Substandard and/or counterfeit medicines for patients
Subhash C Aryaa, Nirmala Agarwala
There has been genuine concern at international levels to address the global scourge of fake medicines. WHO would soon launch a multidisciplinary task force to entangle, apart from health care providers, officials in police, customs and law enforcing agencies.1 Such efforts would fail without the availability of simple but accurate assay formats to assess the potency of medicines. Rather than retrieval to analytical laboratory premises to determine the potency of medicines offered to the masses, on-the-spot quantifications of active ingredients would be fundamental. Recent standardization of a rapid spectrometric analysis to monitor antimalarial formulations would appear to be an affirmative development.2 An identical test menu suited to patients’ homes or the field would assist in detection of poor-quality therapeutic agents.
Nevertheless, without any prejudice towards a genuine or fake manufacturing process for any therapeutic agent, it would be crucial to tackle faulty storage of every medicine. Therapeutic agents require constant storage at temperatures ranging from subzero to 4–8 ºC, 15–25 ºC or 25–30 ºC. Electrically operated appliances are indispensable to ensure constant storage at the stipulated temperatures. Natural disasters or extensive power failures adversely affect the potency of the active ingredients. The August 2005 Hurricane Katrina was accompanied by a prolonged power shutdown during which auxiliary power generators ran out of fuel.3 The consequences of similar accidental power shutdowns would be grim for genuine or fake therapeutic agents.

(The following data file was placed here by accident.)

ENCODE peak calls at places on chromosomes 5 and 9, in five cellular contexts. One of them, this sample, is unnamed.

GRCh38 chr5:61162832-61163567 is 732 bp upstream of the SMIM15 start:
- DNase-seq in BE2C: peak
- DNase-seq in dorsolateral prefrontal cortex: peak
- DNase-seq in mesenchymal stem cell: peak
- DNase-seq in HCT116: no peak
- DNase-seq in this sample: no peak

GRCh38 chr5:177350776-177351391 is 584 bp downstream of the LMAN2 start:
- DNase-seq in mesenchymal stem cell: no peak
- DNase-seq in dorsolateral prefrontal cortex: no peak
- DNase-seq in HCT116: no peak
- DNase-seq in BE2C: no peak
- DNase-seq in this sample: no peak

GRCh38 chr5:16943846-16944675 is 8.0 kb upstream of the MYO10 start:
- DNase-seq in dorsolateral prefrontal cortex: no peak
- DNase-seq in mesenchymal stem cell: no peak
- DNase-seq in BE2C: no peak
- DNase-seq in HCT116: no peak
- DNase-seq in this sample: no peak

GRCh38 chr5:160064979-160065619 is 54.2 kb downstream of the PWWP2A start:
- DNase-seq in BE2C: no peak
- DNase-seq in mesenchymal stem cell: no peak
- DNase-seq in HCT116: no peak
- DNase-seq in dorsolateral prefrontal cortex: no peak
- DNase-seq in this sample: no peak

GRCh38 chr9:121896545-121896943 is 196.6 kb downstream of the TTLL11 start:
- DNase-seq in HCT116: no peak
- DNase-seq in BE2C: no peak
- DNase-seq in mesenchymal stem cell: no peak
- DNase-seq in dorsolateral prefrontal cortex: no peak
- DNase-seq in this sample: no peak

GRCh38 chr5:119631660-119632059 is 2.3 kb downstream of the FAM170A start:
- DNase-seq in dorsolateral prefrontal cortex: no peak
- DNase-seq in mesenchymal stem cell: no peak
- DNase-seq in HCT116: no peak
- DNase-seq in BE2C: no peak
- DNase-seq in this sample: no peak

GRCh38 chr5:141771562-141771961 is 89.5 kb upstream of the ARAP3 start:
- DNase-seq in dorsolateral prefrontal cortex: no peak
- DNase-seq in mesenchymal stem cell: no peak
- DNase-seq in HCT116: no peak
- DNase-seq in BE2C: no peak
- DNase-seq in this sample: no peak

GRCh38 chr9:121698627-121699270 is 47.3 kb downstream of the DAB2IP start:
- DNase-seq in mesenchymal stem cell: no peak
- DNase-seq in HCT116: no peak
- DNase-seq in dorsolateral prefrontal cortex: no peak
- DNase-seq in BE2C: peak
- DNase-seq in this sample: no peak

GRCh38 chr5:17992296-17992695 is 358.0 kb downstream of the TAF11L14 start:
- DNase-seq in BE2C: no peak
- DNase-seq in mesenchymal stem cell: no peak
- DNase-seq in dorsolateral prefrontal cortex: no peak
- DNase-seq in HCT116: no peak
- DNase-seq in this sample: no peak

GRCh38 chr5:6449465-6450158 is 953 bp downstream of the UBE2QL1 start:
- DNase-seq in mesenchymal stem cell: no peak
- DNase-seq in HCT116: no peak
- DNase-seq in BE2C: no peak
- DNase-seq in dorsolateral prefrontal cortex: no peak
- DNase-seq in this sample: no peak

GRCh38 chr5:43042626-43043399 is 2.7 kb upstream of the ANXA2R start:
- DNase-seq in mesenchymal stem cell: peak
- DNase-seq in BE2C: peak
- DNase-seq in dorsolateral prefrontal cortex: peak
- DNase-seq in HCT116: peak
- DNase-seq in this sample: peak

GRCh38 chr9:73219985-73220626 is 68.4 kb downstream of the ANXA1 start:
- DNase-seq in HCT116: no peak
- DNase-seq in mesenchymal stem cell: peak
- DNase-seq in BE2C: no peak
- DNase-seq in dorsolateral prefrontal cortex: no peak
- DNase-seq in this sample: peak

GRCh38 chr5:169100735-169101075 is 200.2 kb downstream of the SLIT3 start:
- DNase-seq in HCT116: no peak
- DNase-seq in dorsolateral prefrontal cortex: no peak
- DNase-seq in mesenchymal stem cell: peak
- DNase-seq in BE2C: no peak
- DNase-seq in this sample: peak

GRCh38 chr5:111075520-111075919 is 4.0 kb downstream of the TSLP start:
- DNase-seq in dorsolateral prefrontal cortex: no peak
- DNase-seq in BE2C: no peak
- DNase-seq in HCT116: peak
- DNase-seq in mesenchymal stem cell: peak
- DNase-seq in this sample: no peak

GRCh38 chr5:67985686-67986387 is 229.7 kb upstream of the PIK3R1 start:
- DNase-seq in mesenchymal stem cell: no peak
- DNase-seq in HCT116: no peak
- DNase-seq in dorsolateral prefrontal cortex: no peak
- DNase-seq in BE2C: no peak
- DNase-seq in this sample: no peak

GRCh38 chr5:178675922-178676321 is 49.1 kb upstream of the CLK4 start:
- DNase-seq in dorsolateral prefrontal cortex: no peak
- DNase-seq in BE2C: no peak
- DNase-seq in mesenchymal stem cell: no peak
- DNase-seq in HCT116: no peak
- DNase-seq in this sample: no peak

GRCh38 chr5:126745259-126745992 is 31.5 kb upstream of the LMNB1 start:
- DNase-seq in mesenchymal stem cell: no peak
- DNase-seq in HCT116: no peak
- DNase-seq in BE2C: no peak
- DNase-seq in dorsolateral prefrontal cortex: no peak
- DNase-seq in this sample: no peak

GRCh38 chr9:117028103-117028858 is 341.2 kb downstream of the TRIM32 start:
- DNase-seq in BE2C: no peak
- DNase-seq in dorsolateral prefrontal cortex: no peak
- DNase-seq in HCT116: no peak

The proposed international medical products anti-counterfeiting task force initiative1 would be obliged to point out defective storage and distribution practices in countries where medicines are available freely at the pharmacy sites. In urban Rawalpindi, Pakistan, most drug sellers had fragmentary knowledge regarding drug dispensing and storage. Improper dispensing practices were frequent, while only 10% had a temperature-monitoring device for electrically operated refrigerators. While refrigerators were present in 76% of pharmacy sites, only 4% had any alternative power supply for these appliances.4
The anti-counterfeiting initiative and pharmaceuticals industry should support basic research towards the field stability of common medicines in the adverse environments of disease-endemic areas. Experimental lots of the least stable of the common childhood vaccines, live poliovirus vaccine, have been stabilized by pirodavir and deuterium oxide. Stabilized lots resisted 42 ºC temperatures for 10 hours.5
Certainly pre-stabilized, environment-resistant therapeutics, including antimicrobials and anti-infective formulations scrutinized in the field with portable instruments,1 would curtail inadvertent usage of poor-quality authentic drugs. Last but not least, the stipulated storage temperatures of therapeutics should be indicated with distinct symbols on vials or infusions. Universally accepted symbols are mandatory on poisons, inflammables and radioactive substances. Such distinct marks would not increase the cost of therapeutics in any manner. ■
- W Burns. WHO launches task force to fight counterfeit drugs. Bull World Health Organ 2006; 84: 689-90.
- K Morris. Malaria death due to fake drugs deemed “manslaughter”. Lancet Infect Dis 2006; 6: 470-.
- R Dalton. Health centers and labs left reeling by Katrina. Nature 2005; 437: 177-.
- ZA Butt, AH Gilani, D Nanan, AL Sheikh, F White. Quality of pharmacies in Pakistan: a cross-sectional survey. Int J Qual Health Care 2005; 17: 307-13.
- Verheyden B, Andrus K, Rombart B. Capsid and RNA stabilization of oral polio vaccine. Vaccine 002;19:1899-1905.
- Sant Parmanand Hospital, 18 Alipore Road, Delhi, 110054 India.